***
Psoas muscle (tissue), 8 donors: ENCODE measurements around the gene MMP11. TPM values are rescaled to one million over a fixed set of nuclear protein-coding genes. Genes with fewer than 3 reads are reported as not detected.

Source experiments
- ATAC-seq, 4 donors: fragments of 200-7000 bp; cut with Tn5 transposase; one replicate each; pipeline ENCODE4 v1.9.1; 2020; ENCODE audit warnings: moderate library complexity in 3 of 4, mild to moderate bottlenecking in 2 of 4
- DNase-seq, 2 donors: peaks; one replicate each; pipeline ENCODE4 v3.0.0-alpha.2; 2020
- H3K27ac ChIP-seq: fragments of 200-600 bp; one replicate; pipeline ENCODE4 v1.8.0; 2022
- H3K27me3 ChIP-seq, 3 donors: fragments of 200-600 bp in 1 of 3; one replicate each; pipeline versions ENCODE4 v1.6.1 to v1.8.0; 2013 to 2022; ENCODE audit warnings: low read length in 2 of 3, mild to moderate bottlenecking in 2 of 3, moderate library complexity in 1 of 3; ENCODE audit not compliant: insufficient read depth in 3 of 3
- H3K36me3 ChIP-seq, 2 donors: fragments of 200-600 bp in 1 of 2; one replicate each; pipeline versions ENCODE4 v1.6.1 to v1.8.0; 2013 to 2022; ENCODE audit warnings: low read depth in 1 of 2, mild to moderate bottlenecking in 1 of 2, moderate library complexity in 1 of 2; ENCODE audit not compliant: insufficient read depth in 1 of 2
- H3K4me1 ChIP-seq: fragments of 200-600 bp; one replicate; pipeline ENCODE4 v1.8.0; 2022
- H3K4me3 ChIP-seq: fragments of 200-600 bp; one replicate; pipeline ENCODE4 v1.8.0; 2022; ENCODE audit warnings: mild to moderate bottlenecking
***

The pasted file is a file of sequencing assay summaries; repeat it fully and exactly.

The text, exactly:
Psoas muscle (tissue), 8 donors: ENCODE measurements around the gene MMP11. TPM values are rescaled to one million over a fixed set of nuclear protein-coding genes. Genes with fewer than 3 reads are reported as not detected.

Source experiments
- ATAC-seq, 4 donors: fragments of 200-7000 bp; cut with Tn5 transposase; one replicate each; pipeline ENCODE4 v1.9.1; 2020; ENCODE audit warnings: moderate library complexity in 3 of 4, mild to moderate bottlenecking in 2 of 4
- DNase-seq, 2 donors: peaks; one replicate each; pipeline ENCODE4 v3.0.0-alpha.2; 2020
- H3K27ac ChIP-seq: fragments of 200-600 bp; one replicate; pipeline ENCODE4 v1.8.0; 2022
- H3K27me3 ChIP-seq, 3 donors: fragments of 200-600 bp in 1 of 3; one replicate each; pipeline versions ENCODE4 v1.6.1 to v1.8.0; 2013 to 2022; ENCODE audit warnings: low read length in 2 of 3, mild to moderate bottlenecking in 2 of 3, moderate library complexity in 1 of 3; ENCODE audit not compliant: insufficient read depth in 3 of 3
- H3K36me3 ChIP-seq, 2 donors: fragments of 200-600 bp in 1 of 2; one replicate each; pipeline versions ENCODE4 v1.6.1 to v1.8.0; 2013 to 2022; ENCODE audit warnings: low read depth in 1 of 2, mild to moderate bottlenecking in 1 of 2, moderate library complexity in 1 of 2; ENCODE audit not compliant: insufficient read depth in 1 of 2
- H3K4me1 ChIP-seq: fragments of 200-600 bp; one replicate; pipeline ENCODE4 v1.8.0; 2022
- H3K4me3 ChIP-seq: fragments of 200-600 bp; one replicate; pipeline ENCODE4 v1.8.0; 2022; ENCODE audit warnings: mild to moderate bottlenecking